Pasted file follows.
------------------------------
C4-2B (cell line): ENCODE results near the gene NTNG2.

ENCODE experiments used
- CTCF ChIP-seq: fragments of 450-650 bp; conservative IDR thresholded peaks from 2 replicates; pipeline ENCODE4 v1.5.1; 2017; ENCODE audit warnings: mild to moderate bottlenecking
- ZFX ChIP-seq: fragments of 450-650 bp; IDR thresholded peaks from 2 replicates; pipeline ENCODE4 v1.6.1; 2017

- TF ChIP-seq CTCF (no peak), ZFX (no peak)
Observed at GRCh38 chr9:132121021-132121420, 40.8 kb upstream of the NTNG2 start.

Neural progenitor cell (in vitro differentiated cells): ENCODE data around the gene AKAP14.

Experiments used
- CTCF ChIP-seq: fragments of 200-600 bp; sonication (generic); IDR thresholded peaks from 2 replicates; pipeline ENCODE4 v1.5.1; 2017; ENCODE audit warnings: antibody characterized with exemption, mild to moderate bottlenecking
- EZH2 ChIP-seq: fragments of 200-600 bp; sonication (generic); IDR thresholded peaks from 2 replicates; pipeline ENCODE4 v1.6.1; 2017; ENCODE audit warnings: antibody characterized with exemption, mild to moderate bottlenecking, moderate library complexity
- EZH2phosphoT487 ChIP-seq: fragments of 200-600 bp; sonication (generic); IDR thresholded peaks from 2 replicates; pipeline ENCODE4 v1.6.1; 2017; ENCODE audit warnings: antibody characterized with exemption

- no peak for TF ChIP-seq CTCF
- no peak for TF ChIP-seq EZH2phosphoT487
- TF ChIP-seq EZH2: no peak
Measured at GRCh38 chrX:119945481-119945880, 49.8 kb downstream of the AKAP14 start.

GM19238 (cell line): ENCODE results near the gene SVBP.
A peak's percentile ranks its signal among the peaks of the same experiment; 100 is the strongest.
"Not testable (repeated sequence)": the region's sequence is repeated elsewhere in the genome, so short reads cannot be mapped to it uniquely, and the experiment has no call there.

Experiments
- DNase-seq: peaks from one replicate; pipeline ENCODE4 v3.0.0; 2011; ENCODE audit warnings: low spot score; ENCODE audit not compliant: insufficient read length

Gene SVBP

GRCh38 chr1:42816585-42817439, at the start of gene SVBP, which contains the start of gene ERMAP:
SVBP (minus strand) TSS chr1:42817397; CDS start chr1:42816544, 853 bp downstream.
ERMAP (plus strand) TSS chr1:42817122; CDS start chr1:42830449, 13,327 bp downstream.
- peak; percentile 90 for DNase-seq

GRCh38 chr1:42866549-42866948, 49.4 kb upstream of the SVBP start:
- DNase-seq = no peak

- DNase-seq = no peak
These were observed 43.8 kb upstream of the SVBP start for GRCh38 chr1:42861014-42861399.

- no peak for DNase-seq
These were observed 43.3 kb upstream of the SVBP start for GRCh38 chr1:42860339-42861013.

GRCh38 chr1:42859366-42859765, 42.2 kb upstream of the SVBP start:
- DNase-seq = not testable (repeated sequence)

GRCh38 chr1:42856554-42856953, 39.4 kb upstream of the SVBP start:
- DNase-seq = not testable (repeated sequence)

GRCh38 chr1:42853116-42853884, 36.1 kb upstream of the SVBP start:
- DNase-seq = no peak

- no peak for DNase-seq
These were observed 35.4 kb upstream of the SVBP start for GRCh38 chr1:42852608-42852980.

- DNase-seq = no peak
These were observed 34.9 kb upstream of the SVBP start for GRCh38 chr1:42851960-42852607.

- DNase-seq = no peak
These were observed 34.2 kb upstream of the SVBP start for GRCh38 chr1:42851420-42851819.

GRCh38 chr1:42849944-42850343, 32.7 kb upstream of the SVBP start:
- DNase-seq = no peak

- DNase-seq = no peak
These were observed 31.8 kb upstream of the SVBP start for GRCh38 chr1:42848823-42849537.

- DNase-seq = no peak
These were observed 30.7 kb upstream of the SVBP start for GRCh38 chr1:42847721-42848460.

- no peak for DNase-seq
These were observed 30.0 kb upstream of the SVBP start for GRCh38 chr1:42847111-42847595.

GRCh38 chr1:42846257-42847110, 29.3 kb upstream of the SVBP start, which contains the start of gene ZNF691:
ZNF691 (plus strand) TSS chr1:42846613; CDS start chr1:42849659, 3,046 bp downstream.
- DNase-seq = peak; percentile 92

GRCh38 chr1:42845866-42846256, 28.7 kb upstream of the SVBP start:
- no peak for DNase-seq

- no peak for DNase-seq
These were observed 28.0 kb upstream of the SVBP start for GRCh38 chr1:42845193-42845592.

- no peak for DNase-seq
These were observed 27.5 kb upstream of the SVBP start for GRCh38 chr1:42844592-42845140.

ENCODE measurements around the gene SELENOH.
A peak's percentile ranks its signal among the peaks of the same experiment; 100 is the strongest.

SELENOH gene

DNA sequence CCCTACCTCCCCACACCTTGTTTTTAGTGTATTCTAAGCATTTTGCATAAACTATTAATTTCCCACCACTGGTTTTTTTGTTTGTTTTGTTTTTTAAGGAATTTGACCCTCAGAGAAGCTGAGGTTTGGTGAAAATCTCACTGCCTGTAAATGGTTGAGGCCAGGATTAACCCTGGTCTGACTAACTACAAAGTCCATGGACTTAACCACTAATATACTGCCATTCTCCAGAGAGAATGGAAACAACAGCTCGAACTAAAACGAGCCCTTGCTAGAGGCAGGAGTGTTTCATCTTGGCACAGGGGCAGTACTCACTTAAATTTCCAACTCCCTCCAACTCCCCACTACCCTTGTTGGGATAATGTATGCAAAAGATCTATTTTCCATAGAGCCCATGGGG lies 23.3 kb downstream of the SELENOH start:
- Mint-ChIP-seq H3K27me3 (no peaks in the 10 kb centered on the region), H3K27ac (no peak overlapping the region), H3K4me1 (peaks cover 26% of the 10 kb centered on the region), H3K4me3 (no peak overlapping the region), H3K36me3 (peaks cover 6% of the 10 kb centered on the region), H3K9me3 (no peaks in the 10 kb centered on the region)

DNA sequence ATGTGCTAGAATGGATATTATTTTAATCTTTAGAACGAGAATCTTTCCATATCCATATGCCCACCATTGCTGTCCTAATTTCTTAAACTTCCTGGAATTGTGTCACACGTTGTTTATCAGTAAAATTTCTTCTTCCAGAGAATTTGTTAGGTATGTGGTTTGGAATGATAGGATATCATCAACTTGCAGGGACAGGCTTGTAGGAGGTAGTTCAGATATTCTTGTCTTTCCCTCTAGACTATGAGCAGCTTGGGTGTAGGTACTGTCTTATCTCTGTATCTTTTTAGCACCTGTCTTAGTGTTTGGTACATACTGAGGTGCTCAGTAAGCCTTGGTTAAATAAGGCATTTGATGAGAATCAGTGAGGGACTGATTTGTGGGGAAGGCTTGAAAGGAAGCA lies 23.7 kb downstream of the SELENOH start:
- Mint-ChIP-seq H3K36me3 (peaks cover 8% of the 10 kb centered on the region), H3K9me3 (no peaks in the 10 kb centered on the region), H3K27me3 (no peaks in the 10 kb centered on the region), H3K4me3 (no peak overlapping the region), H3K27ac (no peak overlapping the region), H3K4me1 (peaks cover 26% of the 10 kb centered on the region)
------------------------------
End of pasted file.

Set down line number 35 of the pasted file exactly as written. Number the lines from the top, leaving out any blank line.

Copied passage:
- DNase-seq = not testable (repeated sequence)